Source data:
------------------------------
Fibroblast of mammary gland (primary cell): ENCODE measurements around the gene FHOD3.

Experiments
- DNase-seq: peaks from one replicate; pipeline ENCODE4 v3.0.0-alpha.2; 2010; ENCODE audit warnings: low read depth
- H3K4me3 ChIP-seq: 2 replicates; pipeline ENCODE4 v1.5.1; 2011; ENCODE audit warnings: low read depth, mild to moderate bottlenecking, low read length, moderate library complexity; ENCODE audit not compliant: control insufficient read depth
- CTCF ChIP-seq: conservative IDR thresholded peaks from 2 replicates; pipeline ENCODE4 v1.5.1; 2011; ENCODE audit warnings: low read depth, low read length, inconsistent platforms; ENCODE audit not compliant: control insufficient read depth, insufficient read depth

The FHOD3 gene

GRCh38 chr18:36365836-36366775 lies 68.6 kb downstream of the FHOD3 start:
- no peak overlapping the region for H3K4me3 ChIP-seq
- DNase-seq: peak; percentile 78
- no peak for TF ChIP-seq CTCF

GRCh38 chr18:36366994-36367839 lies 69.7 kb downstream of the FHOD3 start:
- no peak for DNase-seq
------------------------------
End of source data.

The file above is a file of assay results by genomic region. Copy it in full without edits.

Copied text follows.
Fibroblast of mammary gland (primary cell): ENCODE measurements around the gene FHOD3.

Experiments
- DNase-seq: peaks from one replicate; pipeline ENCODE4 v3.0.0-alpha.2; 2010; ENCODE audit warnings: low read depth
- H3K4me3 ChIP-seq: 2 replicates; pipeline ENCODE4 v1.5.1; 2011; ENCODE audit warnings: low read depth, mild to moderate bottlenecking, low read length, moderate library complexity; ENCODE audit not compliant: control insufficient read depth
- CTCF ChIP-seq: conservative IDR thresholded peaks from 2 replicates; pipeline ENCODE4 v1.5.1; 2011; ENCODE audit warnings: low read depth, low read length, inconsistent platforms; ENCODE audit not compliant: control insufficient read depth, insufficient read depth

The FHOD3 gene

GRCh38 chr18:36365836-36366775 lies 68.6 kb downstream of the FHOD3 start:
- no peak overlapping the region for H3K4me3 ChIP-seq
- DNase-seq: peak; percentile 78
- no peak for TF ChIP-seq CTCF

GRCh38 chr18:36366994-36367839 lies 69.7 kb downstream of the FHOD3 start:
- no peak for DNase-seq